A balance bike, pedal bike, and larger pedal bike all in one? That’s the concept behind the SmarTrike Xtend convertible balance bike.
Coming standard as a balance bike with an easy-to-install pedal kit and an extendable frame, the SmarTrike Xtend aims to save parents money by eliminating the need to buy a balance bike and a child’s first pedal bike.
While 2-in-1 (or 3-in-1) products rarely do all things equally well, the Xtend does a surprisingly good job as a balance bike and a pedal bike. While not without its flaws, for a convertible balance bike, the Xtend performs and fits quite well.
The ability to extend the frame as a child gets older, coupled with longer crank arms than you might normally see on a convertible balance bike, the Xtend is a unique and useful addition to the balance bike market.
SmarTrike Xtend Convertible Balance Bike
MSRP: $250 (pedal kit included, not sold separately)
BEST FOR: Parents who want a convertible balance bike that works well in balance and pedal bike modes.
SEAT HEIGHT: 15.25″ – 21.25″
WEIGHT: 14.8 lbs (balance bike), 17.9 lbs (pedal bike)
TIRES: 14″ Air
BRAKES: Front Disc, Rear Coaster
- Solid-quality, durable, extendable magnesium frame
- Longer frame and higher handlebars allow good fit for several years
- Frame and handlebar adjustments just need an Allen key
- Pedal assembly attaches to the bike in just minutes
- Air tires for better traction and cushioning
- Pedal bike mode better than some other convertible balance bikes
- Heavy for a balance bike
- Front-brake-only in balance bike mode can teach children improper braking technique
- Coaster brake in pedal mode can make learning to pedal more difficult
- Seat post height can be difficult to adjust
- Saddle prone to tearing
- Narrow pedals
SmarTrike Xtend Review – Results of Our Test Rides
How Does the SmarTrike Convertible Balance Bike Work?
The Smart Trike XTend is a balance bike, pedal bike, and larger pedal bike all in one.
When your child is ready to transition from balance bike to pedal bike, you take off the plastic rear cog cover, remove the gray footrest, and install the pedal kit. The installation process is incredibly easy and takes just about 5 minutes.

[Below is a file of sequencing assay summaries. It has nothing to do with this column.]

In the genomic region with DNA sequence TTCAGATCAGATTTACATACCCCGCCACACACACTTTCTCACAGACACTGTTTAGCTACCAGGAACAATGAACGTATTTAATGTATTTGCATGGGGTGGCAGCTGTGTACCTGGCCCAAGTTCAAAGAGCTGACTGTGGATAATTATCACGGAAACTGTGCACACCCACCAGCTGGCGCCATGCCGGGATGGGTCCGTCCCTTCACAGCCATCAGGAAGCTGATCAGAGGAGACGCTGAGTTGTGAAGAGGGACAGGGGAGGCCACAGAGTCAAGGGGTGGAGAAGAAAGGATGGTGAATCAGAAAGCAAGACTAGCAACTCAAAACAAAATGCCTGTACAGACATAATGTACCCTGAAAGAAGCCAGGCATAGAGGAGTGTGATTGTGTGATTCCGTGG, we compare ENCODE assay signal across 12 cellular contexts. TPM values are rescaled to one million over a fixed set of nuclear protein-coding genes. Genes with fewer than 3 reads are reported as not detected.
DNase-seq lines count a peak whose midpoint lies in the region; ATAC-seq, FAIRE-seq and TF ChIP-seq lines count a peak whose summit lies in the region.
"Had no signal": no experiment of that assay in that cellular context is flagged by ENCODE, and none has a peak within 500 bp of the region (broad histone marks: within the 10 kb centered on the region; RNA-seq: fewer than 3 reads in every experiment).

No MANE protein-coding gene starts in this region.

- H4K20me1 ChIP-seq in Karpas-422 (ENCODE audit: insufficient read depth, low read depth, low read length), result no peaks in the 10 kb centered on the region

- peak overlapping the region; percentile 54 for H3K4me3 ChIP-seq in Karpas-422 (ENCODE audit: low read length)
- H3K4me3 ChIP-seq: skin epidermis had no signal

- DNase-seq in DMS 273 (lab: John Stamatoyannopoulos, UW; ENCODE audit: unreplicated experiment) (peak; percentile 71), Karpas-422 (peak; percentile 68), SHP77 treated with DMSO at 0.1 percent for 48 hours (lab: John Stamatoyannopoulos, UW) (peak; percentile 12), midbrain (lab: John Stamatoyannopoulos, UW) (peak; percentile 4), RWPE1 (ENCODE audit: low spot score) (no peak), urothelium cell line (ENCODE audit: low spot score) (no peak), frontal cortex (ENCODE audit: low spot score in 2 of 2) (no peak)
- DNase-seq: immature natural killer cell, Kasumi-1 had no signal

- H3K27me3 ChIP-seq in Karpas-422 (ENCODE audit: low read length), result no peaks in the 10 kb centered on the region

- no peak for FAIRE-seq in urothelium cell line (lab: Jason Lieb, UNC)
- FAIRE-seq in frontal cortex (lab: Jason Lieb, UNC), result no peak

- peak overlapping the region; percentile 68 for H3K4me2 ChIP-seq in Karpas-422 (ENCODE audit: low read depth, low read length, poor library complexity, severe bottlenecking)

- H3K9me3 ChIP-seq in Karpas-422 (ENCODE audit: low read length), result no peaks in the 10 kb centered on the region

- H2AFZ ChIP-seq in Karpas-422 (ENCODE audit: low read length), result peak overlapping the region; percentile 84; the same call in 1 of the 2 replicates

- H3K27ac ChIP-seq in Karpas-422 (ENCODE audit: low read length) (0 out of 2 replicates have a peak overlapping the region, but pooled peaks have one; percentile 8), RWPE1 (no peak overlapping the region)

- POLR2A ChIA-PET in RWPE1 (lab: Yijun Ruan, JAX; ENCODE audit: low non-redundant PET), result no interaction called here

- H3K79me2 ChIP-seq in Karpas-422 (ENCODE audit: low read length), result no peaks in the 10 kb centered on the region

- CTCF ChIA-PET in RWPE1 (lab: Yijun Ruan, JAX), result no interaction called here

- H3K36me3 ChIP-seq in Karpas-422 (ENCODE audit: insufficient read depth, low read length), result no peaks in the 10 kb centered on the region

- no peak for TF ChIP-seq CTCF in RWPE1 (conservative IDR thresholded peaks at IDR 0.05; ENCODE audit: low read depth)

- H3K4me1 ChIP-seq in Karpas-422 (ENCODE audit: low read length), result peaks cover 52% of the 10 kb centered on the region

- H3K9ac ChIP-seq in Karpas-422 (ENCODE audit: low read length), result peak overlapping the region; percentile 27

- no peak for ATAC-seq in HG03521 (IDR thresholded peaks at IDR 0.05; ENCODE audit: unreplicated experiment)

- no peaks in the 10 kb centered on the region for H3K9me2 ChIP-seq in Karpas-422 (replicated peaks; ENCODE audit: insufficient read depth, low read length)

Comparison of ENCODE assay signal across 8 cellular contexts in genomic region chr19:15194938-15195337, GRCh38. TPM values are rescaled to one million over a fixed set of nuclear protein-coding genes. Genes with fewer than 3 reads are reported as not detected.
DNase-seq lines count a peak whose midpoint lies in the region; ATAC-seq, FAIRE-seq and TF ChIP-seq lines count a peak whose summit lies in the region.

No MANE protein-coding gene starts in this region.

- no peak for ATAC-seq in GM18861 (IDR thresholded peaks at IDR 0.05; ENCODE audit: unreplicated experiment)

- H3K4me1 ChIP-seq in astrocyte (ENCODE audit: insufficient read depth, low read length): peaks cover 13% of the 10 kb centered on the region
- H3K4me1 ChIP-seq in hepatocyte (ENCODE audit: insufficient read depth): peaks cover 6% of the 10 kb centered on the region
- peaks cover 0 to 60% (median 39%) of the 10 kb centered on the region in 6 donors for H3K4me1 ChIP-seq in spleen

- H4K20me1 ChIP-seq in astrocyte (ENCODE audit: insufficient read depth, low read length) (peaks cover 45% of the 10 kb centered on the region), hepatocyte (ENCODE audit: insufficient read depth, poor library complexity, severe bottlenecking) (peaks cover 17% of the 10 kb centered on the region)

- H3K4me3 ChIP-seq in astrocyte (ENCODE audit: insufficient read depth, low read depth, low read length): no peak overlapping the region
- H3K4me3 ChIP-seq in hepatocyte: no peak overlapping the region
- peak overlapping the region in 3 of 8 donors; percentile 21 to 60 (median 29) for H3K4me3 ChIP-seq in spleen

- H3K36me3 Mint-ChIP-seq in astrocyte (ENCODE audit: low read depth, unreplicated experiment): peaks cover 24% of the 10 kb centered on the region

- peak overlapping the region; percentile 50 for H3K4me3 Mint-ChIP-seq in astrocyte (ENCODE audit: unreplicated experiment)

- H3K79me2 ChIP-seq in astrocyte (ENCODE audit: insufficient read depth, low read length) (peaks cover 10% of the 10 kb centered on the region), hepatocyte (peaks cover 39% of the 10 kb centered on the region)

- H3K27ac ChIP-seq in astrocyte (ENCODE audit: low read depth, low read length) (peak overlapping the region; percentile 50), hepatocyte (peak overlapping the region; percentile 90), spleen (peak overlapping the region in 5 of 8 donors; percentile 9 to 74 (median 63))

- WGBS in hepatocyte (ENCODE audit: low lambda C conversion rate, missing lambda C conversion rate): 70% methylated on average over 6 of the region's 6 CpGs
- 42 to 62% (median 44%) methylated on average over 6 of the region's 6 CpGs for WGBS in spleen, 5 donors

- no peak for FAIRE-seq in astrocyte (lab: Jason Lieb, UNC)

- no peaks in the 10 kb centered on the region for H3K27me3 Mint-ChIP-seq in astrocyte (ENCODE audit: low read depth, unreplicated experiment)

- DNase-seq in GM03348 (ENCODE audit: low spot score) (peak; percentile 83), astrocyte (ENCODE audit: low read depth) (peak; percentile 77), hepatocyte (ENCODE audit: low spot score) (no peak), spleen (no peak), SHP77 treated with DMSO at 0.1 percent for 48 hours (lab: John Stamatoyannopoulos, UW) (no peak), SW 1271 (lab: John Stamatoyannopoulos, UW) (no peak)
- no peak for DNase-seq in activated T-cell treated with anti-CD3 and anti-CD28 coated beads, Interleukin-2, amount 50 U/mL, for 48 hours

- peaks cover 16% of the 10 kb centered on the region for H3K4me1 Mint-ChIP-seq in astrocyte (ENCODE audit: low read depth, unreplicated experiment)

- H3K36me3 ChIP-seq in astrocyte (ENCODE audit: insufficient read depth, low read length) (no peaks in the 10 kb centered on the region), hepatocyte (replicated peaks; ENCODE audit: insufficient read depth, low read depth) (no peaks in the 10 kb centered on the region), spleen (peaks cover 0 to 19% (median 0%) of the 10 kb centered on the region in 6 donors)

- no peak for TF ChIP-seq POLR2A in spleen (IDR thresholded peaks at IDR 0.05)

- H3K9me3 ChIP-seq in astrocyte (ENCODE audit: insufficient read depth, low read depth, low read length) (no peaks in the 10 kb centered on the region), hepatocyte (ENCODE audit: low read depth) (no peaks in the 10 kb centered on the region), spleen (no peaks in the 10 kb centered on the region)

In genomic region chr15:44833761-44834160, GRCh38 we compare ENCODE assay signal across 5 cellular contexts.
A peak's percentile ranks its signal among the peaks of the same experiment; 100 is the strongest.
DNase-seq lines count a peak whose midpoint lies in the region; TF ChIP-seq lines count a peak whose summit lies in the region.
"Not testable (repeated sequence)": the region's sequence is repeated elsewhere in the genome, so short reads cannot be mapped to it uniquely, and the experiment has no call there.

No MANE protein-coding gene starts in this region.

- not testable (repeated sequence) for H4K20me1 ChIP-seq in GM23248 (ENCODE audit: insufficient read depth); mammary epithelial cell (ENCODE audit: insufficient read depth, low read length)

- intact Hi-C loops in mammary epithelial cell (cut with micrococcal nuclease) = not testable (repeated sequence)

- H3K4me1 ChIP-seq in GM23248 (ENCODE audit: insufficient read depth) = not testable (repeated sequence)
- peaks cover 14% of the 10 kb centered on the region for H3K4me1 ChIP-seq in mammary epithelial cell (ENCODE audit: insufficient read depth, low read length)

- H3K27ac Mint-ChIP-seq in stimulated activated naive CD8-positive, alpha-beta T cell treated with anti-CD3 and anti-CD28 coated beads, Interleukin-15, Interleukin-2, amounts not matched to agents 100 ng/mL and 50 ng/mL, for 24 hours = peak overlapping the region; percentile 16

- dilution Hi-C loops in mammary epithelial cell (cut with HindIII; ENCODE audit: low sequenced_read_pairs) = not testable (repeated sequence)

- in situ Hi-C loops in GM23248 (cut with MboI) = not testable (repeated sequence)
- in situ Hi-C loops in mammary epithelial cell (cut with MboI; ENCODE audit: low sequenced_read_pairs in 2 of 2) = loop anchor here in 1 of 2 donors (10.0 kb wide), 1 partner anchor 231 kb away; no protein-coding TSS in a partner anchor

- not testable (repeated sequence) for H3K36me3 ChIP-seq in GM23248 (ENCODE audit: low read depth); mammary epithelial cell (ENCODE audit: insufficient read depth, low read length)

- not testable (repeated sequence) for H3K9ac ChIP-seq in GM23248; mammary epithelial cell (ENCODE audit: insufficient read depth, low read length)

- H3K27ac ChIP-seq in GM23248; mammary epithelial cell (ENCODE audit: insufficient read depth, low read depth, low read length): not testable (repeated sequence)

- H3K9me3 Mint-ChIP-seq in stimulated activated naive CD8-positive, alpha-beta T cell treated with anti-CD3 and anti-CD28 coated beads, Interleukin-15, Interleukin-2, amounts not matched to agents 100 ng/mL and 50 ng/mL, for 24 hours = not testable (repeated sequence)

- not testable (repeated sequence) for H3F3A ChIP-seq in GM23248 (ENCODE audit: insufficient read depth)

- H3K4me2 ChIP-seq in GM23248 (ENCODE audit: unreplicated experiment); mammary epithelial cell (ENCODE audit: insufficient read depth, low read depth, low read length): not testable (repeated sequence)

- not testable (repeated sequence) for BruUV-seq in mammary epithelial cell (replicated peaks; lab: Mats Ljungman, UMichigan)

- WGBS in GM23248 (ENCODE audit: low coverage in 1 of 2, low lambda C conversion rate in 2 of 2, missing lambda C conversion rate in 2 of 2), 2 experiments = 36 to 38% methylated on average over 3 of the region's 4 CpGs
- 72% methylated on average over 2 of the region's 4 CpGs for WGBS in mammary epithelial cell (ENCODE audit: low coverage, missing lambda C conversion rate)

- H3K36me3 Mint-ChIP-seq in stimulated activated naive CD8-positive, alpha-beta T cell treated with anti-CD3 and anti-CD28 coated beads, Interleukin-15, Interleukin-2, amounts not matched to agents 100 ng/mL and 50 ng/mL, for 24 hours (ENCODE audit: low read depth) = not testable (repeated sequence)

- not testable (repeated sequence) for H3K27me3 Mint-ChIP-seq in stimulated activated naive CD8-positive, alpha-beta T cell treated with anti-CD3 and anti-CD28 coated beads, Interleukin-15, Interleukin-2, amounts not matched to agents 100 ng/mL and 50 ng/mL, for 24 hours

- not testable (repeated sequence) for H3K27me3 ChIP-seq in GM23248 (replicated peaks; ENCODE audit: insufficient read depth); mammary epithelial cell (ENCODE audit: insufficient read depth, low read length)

Foot Rest vs. Pedal Assembly
At this point, the bike stays the same size, the only difference is that you’ve added the pedal kit.
Balance Bike vs. Small Pedal Bike
As your child grows, you can extend the frame of the bike to extend the child’s reach, while also raising the handlebars as needed. While Smart Trike doesn’t market the XTend as a larger balance bike, it certainly could be so simply by extending the frame without the pedal kit attached.
Small Pedal Bikes vs. Extended Pedal Bike
Size and Age of Child
The purpose of a convertible balance bike is that it can be used for several years as your child grows in size and in ability. As a result, it has a larger appropriate age range than most balance bikes.
Smart Trike’s stated age range for the XTend is 3 – 6 years old. We tested the XTend with four different kids, ranging in age from 2.5 to 5 to see how this age range plays out in the real world. Our results indicate that the Xtend is still a great fit for an average 5 year old, but would be a stretch for a 6-year-old.
Balance Bike Sizing
Our 2 yr, 10 month tester is very tall (almost 39″). She is riding the balance bike about 1/4″ above its minimum seat height. She is an ideal fit in balance bike mode. The handlebars are bit high, keeping her body upright. This makes it a better option for timid or average riders. Aggressive riders would do better on a balance bike with lower handlebars.
Pedal Bike Sizing
Realistically, your child is going to be on their balance bike for 6 months to a year before they will be ready to tackle pedals. Here is our average 4-year-old tester, 40.25″ tall, on the XTend as a pedal bike.
You can see her with the standard frame (left), as well as with the frame extended (right). The standard frame keeps her a bit more upright, which is usually better for kids just learning to ride. The extended frame allows her to lean a little more forward, which will allow her to maneuver the bike more aggressively as she gains confidence.